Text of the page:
Symptoms of Attention-Deficit Hyperactivity Disorder, Nonsyndromic Orofacial Cleft Children, and Dopamine Polymorphisms: A Pilot Study

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Attention-deficit hyperactivity disorder (ADHD) is a common childhood neurobehavioral disorder characterized by inattention, poor impulse control, and motor restlessness. Risk factors include familial stressors, anxiety disorders, learning disabilities, abnormal brain development, heritability, and dopamine polymorphisms. Children with an orofacial clefting (OFC) history are at increased risk of familial stressors, anxiety disorders, learning disabilities, and abnormal brain development. Given this overlap, we present a conceptual model proposing that children with OFC may be more likely to exhibit ADHD symptoms than children without and explore this relationship using pilot data.


This cross-sectional pilot study included 29 children with OFC or a first-degree relative with OFC recruited through a cleft research registry.


The Disruptive Behavior Disorder Scale was used to collect data on children's ADHD symptoms. Saliva or whole blood samples were collected from children and parents for DNA analyses. ADHD-associated dopamine polymorphisms within the DRD4, DRD2, and DAT1 genes were genotyped. We tested for associations between presence of OFC and dopamine polymorphisms. Mixed-effects models tested whether children with OFC and dopamine polymorphisms had more ADHD symptoms.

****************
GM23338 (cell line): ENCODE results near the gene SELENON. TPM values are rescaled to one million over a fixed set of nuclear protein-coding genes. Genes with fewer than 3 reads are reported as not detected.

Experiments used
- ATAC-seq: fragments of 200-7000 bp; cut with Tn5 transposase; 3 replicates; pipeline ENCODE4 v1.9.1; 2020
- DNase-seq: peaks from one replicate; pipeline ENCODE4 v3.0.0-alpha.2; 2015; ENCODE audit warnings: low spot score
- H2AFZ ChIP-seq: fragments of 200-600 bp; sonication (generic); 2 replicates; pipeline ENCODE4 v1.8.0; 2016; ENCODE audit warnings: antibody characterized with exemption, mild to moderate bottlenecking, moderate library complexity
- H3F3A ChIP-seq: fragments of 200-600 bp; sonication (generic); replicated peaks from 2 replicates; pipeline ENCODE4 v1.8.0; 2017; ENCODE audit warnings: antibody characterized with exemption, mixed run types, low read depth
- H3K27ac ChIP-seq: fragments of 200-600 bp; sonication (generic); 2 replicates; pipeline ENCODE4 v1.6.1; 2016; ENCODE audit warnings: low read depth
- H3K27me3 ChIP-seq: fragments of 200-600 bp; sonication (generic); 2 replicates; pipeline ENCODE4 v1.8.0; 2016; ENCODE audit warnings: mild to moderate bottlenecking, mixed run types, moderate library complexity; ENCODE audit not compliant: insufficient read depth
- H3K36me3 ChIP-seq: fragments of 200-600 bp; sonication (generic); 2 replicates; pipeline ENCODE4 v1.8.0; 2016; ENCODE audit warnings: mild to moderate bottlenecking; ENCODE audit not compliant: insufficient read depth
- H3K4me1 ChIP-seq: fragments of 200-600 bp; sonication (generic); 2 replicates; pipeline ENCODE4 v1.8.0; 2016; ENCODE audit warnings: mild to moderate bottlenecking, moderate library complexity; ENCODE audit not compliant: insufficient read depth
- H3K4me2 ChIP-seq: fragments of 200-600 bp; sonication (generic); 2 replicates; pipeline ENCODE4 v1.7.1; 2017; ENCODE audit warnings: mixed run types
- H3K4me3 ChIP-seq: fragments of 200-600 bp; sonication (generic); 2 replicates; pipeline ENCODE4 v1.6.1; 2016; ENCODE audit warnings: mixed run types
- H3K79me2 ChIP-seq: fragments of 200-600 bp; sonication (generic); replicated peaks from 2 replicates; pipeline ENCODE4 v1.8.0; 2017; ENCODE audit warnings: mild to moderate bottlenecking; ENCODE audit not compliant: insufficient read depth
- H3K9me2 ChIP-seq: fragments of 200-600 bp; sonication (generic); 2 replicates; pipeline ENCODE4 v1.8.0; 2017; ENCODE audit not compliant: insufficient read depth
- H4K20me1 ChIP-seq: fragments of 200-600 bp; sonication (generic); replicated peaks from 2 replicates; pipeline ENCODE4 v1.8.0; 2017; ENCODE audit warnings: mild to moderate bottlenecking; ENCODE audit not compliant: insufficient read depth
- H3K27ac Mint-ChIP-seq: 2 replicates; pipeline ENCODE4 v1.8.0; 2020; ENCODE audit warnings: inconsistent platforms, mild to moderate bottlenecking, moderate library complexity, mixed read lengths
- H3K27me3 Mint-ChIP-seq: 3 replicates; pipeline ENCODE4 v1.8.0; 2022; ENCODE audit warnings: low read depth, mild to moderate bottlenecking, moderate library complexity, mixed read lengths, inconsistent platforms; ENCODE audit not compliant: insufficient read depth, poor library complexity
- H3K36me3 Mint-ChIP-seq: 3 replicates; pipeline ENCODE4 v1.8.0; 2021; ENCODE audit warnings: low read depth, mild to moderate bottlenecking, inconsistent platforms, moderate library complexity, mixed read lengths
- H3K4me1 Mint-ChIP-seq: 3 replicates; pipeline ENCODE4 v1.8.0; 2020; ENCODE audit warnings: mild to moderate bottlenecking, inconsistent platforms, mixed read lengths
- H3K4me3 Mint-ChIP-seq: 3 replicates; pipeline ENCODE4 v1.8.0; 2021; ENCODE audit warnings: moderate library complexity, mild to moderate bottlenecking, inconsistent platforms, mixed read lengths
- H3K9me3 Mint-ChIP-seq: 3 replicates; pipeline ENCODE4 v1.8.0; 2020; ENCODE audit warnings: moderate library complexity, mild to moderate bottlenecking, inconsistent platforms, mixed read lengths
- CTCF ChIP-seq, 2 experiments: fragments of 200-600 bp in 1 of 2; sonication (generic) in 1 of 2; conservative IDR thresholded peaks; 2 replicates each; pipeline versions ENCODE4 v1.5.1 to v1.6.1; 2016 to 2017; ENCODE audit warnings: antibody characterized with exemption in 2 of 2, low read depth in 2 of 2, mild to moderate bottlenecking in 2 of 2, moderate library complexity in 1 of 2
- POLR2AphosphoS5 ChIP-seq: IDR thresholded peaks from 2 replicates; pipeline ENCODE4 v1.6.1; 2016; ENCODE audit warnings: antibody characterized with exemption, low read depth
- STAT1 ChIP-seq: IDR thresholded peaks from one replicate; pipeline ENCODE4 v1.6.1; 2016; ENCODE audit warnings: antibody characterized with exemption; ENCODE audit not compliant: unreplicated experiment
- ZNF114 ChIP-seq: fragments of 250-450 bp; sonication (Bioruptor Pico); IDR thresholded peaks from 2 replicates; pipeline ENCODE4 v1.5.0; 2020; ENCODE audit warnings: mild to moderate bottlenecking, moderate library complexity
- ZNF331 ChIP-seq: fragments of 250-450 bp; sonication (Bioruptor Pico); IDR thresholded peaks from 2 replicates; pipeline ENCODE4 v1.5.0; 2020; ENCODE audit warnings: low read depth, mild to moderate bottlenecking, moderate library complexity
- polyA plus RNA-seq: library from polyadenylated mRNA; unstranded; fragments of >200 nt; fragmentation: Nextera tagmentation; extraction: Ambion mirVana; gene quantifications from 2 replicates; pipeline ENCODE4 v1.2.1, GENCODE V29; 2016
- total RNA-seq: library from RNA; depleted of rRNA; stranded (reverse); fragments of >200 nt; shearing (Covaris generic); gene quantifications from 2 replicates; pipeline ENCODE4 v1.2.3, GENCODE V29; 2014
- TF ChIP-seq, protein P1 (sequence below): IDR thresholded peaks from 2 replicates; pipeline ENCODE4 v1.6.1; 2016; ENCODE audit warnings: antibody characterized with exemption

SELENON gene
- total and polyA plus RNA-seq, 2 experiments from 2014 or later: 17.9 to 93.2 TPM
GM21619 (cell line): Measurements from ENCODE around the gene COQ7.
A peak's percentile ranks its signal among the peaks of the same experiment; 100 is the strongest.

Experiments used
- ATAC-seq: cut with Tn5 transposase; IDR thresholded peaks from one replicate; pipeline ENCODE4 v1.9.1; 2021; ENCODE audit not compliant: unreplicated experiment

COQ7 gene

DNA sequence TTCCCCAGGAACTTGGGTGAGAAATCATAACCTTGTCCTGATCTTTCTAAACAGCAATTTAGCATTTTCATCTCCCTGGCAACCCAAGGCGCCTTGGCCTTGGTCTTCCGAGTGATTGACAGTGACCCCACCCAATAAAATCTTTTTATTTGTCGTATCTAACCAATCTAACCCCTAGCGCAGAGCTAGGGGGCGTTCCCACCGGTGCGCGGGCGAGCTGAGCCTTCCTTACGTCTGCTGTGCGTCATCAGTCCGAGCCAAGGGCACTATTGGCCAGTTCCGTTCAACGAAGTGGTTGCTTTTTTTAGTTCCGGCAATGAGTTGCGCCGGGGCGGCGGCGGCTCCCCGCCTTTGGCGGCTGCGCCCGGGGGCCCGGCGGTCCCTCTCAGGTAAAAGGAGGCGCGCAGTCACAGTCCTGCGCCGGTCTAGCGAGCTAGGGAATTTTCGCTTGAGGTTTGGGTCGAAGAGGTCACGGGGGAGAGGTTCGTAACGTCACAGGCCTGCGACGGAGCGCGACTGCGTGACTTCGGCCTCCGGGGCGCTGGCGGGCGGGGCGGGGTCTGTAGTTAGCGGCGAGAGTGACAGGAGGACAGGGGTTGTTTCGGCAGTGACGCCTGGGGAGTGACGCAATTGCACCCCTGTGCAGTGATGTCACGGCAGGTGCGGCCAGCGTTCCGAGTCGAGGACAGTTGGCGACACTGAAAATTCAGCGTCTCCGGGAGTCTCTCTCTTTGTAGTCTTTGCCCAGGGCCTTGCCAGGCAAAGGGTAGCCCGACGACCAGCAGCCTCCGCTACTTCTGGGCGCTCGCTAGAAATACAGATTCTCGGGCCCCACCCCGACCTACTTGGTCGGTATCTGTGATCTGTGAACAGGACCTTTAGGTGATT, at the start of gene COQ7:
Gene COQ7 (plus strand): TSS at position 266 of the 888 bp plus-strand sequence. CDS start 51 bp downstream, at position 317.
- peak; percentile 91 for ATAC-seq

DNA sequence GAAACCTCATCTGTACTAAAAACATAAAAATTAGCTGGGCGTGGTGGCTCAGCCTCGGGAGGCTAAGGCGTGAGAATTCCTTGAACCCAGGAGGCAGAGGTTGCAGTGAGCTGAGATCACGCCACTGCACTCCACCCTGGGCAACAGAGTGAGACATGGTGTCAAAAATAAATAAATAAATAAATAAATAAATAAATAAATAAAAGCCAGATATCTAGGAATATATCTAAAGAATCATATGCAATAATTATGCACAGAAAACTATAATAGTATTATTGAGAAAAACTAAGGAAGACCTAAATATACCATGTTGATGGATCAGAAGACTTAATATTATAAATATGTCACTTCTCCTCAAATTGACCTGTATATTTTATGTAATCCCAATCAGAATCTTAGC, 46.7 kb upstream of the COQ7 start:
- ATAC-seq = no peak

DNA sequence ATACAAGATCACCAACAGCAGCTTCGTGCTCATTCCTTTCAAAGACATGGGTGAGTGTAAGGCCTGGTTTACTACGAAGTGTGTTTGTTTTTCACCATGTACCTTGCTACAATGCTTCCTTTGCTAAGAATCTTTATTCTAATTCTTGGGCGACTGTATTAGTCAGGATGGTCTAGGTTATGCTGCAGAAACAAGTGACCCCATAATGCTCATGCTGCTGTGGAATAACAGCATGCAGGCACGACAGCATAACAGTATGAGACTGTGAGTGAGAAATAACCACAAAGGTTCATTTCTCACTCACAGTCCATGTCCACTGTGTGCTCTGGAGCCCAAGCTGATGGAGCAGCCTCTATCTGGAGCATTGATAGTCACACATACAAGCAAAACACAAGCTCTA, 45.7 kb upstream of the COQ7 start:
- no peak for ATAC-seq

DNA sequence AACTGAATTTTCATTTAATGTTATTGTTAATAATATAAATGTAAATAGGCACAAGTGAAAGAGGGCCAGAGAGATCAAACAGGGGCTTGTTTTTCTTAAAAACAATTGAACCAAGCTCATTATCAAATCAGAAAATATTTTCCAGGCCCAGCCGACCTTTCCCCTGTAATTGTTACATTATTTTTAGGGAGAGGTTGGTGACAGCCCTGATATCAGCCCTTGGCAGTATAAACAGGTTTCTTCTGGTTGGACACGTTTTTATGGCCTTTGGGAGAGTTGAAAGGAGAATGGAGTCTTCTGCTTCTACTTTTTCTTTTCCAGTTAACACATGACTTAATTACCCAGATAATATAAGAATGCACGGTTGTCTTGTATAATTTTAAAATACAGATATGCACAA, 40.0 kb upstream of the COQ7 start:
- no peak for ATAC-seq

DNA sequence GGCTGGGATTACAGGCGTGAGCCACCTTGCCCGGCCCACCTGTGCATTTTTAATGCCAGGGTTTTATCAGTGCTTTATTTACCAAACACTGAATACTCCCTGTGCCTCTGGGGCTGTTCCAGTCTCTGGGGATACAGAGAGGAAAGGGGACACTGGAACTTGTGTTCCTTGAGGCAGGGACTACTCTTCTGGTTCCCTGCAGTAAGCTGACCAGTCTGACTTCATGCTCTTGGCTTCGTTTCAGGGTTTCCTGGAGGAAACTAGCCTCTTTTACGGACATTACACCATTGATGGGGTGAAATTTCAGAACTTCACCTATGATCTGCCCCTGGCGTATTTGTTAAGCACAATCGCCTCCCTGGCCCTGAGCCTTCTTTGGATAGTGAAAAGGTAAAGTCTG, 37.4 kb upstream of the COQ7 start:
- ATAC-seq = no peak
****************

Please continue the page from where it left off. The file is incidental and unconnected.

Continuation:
The DRD4 4-repeat allele was associated with increased inattentive ADHD symptoms (p = .03). Having the DRD2 Taq1A1 allele and OFC predicted fewer (p = .02) inattentive ADHD symptoms. Children with OFC were significantly less likely to have the DAT1 10-repeat allele (p = .04). Conclusions: Results indicate that further investigation among a larger sample of children with OFC is warranted, particularly for relationships with inattentive ADHD.

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